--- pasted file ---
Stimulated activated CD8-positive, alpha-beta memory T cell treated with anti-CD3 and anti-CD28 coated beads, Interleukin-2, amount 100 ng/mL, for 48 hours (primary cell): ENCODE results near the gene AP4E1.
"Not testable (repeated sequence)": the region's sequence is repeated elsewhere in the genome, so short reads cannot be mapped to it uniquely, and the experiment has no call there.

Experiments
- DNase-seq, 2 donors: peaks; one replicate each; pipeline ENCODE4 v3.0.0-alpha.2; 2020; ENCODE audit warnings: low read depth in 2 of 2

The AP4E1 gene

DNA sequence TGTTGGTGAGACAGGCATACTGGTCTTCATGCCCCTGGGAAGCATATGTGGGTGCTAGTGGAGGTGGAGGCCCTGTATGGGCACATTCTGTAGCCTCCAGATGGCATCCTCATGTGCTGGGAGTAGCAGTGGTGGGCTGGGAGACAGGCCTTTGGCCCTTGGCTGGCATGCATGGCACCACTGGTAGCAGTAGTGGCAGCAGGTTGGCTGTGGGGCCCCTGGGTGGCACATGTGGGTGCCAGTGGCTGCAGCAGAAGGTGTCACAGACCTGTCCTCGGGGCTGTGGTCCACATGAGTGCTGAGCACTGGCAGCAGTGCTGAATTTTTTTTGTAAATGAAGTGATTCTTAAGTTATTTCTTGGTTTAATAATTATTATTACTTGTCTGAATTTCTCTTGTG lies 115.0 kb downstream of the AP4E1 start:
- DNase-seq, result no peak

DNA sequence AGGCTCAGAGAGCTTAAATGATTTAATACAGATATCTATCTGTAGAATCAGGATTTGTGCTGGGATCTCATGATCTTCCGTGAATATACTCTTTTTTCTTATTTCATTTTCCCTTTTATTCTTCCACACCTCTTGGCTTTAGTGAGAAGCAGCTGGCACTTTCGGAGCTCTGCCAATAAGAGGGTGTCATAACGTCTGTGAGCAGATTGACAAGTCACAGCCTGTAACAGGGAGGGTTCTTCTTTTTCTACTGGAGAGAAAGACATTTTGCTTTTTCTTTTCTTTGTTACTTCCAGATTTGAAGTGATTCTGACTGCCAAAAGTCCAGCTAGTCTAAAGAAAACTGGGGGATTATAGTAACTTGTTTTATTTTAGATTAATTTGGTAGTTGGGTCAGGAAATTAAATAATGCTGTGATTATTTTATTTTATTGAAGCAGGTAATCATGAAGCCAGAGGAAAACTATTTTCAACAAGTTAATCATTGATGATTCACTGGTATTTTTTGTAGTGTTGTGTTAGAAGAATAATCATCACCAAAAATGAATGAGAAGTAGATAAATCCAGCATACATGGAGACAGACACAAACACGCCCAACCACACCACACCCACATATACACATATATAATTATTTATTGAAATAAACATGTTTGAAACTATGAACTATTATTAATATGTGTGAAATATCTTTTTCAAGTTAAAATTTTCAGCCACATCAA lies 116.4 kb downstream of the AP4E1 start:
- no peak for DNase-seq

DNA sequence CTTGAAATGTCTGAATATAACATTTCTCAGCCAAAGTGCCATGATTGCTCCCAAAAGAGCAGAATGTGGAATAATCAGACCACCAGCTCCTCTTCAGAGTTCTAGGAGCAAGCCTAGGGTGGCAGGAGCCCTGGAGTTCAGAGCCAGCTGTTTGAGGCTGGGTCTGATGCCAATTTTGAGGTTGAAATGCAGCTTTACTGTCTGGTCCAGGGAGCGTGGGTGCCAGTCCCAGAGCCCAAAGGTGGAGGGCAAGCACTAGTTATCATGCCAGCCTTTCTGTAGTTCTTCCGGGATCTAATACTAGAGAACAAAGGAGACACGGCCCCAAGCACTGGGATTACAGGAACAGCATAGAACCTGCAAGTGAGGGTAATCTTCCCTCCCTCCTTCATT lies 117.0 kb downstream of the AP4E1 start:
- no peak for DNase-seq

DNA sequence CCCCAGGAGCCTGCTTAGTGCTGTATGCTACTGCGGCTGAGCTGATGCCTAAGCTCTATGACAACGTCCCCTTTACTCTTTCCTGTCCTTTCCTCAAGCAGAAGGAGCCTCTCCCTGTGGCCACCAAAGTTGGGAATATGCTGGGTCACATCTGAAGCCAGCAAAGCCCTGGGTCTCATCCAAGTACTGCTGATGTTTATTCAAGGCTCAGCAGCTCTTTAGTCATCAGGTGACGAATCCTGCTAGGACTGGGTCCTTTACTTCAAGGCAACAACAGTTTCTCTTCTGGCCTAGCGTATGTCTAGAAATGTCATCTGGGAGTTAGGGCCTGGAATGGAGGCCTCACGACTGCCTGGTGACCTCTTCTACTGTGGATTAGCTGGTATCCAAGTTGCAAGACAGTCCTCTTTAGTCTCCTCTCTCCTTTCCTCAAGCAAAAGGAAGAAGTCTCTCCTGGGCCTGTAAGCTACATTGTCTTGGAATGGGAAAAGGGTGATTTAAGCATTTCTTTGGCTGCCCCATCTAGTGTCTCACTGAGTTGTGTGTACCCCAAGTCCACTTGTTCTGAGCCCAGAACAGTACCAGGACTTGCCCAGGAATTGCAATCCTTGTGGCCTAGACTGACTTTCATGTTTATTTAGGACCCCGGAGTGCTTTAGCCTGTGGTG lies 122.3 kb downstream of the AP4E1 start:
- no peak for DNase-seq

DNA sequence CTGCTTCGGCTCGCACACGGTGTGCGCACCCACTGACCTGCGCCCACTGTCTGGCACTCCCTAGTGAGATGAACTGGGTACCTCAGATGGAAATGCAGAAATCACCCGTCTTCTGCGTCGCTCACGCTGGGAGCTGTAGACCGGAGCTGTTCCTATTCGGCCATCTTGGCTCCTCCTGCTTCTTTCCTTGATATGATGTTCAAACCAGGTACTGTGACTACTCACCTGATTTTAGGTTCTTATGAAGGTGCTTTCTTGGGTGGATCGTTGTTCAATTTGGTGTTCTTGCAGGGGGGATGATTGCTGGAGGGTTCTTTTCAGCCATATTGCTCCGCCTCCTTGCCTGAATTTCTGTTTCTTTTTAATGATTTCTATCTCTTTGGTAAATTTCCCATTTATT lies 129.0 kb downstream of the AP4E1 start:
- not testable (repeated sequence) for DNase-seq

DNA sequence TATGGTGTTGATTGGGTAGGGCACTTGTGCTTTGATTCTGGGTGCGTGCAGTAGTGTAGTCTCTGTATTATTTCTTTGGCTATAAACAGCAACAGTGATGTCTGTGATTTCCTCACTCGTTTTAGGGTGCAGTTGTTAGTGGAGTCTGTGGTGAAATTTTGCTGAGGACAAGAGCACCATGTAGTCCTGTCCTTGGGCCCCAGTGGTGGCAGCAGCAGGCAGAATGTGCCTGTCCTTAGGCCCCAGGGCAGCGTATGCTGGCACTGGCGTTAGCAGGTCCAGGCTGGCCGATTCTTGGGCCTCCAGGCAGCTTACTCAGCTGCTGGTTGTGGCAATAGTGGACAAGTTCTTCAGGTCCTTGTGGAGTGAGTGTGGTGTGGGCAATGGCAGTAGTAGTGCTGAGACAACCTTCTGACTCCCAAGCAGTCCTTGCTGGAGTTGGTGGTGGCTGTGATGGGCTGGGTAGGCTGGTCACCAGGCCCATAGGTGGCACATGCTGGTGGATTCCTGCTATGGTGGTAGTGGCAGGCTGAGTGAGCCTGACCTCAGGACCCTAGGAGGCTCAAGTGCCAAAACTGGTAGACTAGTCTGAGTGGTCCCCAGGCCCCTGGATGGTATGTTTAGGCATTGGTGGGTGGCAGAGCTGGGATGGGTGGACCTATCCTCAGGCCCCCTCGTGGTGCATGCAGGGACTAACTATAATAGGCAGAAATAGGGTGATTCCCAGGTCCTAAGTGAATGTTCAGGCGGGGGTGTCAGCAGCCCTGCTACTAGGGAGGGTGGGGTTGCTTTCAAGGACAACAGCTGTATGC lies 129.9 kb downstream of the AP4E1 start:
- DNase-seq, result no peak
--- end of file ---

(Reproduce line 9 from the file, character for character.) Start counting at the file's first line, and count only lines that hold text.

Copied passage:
- no peak for DNase-seq